I took a few photography classes as an undergraduate and continued as a graduate student at the School of Art Institute of Chicago. For my entire twenty-five-year teaching career, until I moved to Rutgers two years ago, I have been situated within photography departments. Although I don’t make photographs anymore, the photographic is an essential element in my work, as I work with lens-based recordings of actuality that I find on social-media sites. I search in the video documents for poses, stances, and gestures.
Audio recordings are equally important—I listen, as much as I look, for tone, language, and word selections. I collect documents in which people perform for the camera, in both rehearsed and seemingly spontaneous ways. I look to these documents for what they might reveal something about who we, as a culture, think we are, how present ourselves outwards to the world as we perform in front of real and imagined viewers.
Charlotte Cotton: I do want to start by saying how profoundly grateful I am that you came on board with this project. As you know, you are my person of choice when I have a project where design is at its conceptual core.
David Reinfurt: Thank you also, for such a perfect invitation for me. I took the invitation at face value—to design a clock for the front space. I think when we first started to talk through the ideas, it was a much more straightforward design job, in a way: how you could take the pieces and ideas that already existed and turn them into a clock. And then, as we went deeper into the ideas, the design became more fundamental to the concept and meaning of the clock.
Charlotte Cotton: Mark, it’s a great pleasure to be sitting here with you at the end of quite a substantial collaborative journey, as we head towards the opening of Public, Private, Secret, which includes your brilliantly curated real-time media streams. I remember thinking, when I first met you last year, that I had a lot to learn from you! Collaboration, for me, is very much about creating something that neither participant would realize independently of each other. And I do think that this is what has happened here. Of course, your relationship with technology is both profound and long. Tell me what parts of your history have come into play in this project.
Mark Ghuneim: Well, firstly, I have to say that it’s amazing how personal it becomes to work on an exhibition that unpacks this issue of privacy. It is a complex issue that is being tackled in Public, Private, Secret and it becomes really personal really quickly. The point of reference from my own history that has made me uniquely suited to the challenge is that I like information as it happens. I think my video jockeying days in nightclubs before the Internet are manifest. At that point, it was this great visual menagerie of sound and visuals and you could see how images could affect a room of people—real-time images could turn a situation into anything from a riot to a party.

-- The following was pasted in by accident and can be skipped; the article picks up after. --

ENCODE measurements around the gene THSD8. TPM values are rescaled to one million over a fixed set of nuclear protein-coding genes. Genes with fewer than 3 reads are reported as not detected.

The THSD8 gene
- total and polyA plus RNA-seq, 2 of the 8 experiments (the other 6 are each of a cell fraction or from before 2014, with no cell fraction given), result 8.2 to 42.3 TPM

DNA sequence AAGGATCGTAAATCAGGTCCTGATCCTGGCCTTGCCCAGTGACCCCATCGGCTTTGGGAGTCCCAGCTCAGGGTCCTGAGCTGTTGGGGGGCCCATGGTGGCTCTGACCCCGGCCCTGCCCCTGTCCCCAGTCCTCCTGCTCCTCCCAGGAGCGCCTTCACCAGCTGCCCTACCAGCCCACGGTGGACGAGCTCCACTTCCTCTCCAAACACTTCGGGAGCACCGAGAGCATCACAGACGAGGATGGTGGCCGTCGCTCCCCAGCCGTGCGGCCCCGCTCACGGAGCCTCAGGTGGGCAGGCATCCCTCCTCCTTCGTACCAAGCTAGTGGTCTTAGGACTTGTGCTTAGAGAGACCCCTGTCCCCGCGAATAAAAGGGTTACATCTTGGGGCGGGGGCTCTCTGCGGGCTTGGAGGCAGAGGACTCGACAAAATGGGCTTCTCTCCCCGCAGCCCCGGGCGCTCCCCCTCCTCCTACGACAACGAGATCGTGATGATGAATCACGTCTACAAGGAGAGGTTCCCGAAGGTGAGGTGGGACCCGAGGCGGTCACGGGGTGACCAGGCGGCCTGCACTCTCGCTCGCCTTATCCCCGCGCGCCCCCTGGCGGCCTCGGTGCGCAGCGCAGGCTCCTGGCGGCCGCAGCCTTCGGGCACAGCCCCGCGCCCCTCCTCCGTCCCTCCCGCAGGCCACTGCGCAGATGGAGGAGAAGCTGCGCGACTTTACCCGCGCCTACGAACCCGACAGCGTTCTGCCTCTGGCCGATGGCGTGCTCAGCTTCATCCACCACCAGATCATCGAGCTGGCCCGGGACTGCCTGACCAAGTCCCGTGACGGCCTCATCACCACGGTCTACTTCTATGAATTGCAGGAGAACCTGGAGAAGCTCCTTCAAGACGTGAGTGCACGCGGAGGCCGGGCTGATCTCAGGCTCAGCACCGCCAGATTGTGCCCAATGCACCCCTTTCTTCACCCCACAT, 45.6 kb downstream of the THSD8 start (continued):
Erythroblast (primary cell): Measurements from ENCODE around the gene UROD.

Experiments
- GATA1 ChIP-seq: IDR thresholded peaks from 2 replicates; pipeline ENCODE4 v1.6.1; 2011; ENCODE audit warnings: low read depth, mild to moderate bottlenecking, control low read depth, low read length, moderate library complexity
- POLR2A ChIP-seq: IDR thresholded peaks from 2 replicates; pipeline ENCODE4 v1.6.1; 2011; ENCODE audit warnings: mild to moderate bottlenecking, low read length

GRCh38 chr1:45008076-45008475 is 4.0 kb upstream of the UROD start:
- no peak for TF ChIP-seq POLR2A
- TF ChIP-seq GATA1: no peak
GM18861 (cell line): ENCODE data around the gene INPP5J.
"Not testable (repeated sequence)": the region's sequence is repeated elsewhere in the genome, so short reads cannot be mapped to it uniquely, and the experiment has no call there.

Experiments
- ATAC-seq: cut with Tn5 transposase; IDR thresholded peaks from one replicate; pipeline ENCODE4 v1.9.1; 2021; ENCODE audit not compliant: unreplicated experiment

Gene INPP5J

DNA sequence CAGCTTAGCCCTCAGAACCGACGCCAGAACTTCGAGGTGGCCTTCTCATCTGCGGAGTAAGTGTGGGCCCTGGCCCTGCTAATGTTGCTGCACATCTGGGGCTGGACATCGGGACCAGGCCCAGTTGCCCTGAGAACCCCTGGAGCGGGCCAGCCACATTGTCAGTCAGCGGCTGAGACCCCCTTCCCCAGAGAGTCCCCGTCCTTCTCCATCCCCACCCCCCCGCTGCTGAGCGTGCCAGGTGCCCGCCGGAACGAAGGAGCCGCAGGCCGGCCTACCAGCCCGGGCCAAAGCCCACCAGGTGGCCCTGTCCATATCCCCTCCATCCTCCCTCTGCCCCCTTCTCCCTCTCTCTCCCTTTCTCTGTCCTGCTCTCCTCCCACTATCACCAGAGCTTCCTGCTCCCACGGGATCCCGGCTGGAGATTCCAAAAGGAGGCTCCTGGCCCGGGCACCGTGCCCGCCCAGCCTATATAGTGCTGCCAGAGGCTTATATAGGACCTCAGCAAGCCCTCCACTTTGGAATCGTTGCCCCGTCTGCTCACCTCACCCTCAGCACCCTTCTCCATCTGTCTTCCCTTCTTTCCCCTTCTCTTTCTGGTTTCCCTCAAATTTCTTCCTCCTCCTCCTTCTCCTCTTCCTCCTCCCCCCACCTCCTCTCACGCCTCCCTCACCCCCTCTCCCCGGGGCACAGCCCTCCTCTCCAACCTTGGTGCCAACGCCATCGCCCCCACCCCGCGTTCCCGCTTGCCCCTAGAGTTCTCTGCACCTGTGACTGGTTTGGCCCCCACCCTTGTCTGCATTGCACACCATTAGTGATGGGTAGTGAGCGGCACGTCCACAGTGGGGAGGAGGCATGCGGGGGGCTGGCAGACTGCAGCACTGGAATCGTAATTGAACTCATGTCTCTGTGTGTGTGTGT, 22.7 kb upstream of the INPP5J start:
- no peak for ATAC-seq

Charlotte Cotton: One of the interesting things about curating Public, Private, Secret—and something that I did not anticipate—is just how personal a journey it has been through the issues that the exhibition raises. So I wanted to ask you both about what part of your histories have been brought to bear on curating this exhibition and what you have learned from the experience of making Public, Private, Secret.
Pauline Vermare: The biggest revelation that I will take from the experience of cocurating this exhibition is how the historical photographs from ICP’s collections are brought into the present day. They read in a completely new way in Public, Private, Secret. This exhibition is, for me, about learning how to read a photograph again. It’s all about the context and the correspondences that we establish between historical and contemporary photography. There are many layers to the exhibition and I think what people will remember is photography and image making all working together to create meaning.